Time to Call in the Fixers for Southwest LRT
An associate of mine with a rich background in politics says his favorite characters in the movie "Lincoln" are the "fixers." This motley band of bagmen procured, with federal appointments, outright bribery and Honest Abe's acquiescence, enough votes in Congress to send a proposed constitutional amendment outlawing slavery to the state legislatures in the waning days of the Civil War. It was enacted as the 13th Amendment a year later.
As is often said about the making of both laws and sausages, we may not want to see the process, however tasty the final product may be. In fact, that's why these processes usually are well hidden from view.
And it's along these lines that I'm wondering what kind of deals, shady or not, are being sought as the Metropolitan Council repeatedly delays final decisions on routing the Southwest light rail line through a tony part of Minneapolis to reach distant Eden Prairie.
Lord knows plenty of agreements already have been forged along the way to this critical point. Minneapolis pledged to allow the LRT through the leafy Kenilworth corridor in exchange for a promise that freight trains now running there would be relocated. Some residents, however, don't like that compromise because it would send many more trains past their homes.
Meanwhile, St. Louis Park, the Twin Cities' first commuter railroad suburb dating to the late 19th century, signaled willingness in writing years ago to accept the rerouted freight trains as part of an effort to secure funding to clean up a severely polluted industrial site that threatened groundwater and residents' health. Promises, promises.
"Hennepin County kept its end of the bargain and cleaned up the site," Mark Andrew, then chairman of county board and now a candidate for mayor of Minneapolis, wrote in a Star Tribune op-ed. "Today, that agreement languishes."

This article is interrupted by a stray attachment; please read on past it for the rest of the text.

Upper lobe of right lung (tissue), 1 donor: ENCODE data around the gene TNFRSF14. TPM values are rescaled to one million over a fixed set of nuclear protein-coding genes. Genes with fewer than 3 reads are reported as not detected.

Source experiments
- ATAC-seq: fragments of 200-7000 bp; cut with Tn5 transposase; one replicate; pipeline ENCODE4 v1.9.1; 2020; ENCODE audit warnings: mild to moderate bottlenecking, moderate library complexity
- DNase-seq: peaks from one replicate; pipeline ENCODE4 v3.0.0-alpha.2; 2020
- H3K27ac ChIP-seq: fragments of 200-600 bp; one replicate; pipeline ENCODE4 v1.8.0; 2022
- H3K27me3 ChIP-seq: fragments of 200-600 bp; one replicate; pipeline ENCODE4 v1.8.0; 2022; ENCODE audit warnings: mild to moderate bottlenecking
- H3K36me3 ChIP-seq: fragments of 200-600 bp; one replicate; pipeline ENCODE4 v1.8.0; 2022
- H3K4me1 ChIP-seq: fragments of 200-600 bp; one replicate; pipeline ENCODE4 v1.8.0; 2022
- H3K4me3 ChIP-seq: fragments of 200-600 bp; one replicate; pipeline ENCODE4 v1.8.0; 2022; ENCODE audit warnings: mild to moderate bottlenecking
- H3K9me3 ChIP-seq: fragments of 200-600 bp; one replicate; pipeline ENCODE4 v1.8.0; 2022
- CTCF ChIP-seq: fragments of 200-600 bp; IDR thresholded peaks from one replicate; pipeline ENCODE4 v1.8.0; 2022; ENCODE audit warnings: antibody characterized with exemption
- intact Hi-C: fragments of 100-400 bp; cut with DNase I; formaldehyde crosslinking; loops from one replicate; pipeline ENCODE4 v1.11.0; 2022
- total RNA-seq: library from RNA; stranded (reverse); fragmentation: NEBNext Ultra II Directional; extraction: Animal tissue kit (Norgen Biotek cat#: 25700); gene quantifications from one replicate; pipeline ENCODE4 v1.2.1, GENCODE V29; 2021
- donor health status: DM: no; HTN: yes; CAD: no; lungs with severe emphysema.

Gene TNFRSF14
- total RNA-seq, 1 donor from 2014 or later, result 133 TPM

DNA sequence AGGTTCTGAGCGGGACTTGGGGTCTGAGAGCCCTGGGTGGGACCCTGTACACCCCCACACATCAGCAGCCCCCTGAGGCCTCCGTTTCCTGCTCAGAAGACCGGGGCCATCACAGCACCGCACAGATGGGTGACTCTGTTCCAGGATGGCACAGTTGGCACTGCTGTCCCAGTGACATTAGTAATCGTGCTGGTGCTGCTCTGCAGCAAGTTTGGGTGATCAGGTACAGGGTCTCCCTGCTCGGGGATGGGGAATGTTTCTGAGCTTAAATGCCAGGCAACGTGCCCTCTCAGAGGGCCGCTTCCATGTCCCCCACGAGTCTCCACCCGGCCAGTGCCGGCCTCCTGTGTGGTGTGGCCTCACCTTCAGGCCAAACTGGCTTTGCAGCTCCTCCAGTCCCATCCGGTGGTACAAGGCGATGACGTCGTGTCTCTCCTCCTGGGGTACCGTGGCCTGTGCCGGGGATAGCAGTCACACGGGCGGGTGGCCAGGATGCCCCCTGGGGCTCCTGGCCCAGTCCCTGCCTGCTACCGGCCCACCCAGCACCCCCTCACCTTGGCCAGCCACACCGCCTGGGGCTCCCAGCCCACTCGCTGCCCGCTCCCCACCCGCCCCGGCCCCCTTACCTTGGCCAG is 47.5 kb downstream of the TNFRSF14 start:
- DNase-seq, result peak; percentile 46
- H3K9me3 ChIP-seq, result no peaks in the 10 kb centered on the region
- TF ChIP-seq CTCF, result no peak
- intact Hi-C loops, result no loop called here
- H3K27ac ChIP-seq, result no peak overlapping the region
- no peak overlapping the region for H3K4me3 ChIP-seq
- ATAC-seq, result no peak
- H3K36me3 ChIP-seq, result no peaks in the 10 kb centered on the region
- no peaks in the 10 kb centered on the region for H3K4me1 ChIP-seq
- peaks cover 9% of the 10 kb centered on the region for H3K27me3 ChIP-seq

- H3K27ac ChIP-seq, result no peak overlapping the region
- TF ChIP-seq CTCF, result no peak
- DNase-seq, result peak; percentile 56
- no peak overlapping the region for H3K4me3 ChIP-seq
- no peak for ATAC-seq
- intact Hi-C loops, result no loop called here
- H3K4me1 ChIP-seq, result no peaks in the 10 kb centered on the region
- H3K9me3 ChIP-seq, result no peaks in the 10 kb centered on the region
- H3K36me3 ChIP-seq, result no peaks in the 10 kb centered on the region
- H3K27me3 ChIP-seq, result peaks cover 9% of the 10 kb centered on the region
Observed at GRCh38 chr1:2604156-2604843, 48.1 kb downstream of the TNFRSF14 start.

That was then, this is now, St. Louis Park Mayor Jeff Jacobs shot back in a Strib rebuttal. Plus, he said, the city made no binding promises. "The grant agreement between the city and the county does not in any way indicate that in return for the grant funding the city was agreeing to the rail interconnect," he wrote. "We have never consented or agreed to a freight-rail reroute in St. Louis Park."
Those are careful words, and Andrew stopped short of accusing the suburb of bad faith. It's worth noting that both the mayor and the mayoral hopeful speak for angry, fearful constituencies resistant to change in their backyards.
But it's also worth noting that the stakes in the Southwest LRT struggle extend far beyond those narrow interests, and that its realization depends on a vastly broader set of sign-offs, agreements and compromises. It's a virtual certainty that there's no magic bullet solution -- such as Marlys Harris's call in MinnPost for a streetcar-style reroute down commercial streets or a last-ditch second opinion on rerouting freight trains -- that wouldn't spark a host of vexing new dilemmas.
There are more than enough of them already in the current standoff: the loss of dozens of homes and businesses to freight rail in SLP and hundreds of trees in Kenilworth if tunnels are dug to hide the light rail, safety and efficiency of proposed freight tracks that the railroad and federal authorities have a say in, effects of tunneling on Minneapolis waters that a soil and water board controls, the steep cost of either freight relocation or LRT tunneling that would drain funds from future transit initiatives in other parts of the metro.
We've settled disputes like this in the past, although sometimes only after lawsuits were filed (see the Central Corridor LRT's struggles with the University of Minnesota, Minnesota Public Radio and Summit-University residents and businesses). In each case, deals were made to mollify the resistance. In this instance, time may be running short to hang onto a federal promise of 50 percent funding for the Southwest's costs of well over $1 billion.
I have no special insight into whether new agreements are in the offing out of the sight of most of us. But my "Spidey senses," to use my old State Capitol press room neighbor Eric Eskola's phrase, tell me something's afoot. There's the Met Council's foot-dragging. There's Council Chair Susan Haigh's suggestion to use consensus rather than a roll call in the final vote, now pushed back again to next month. And there's the failure of a key official in the process, someone I've known for decades, to call me back in the nearly two weeks since I first asked for an interview.
Whatever the situation, the Southwest LRT is too important for the Twin Cities' economic development, employment access and overall 21st century transportation system to let it fall through the cracks of parochial concerns. If needs be, let's bring on the fixers.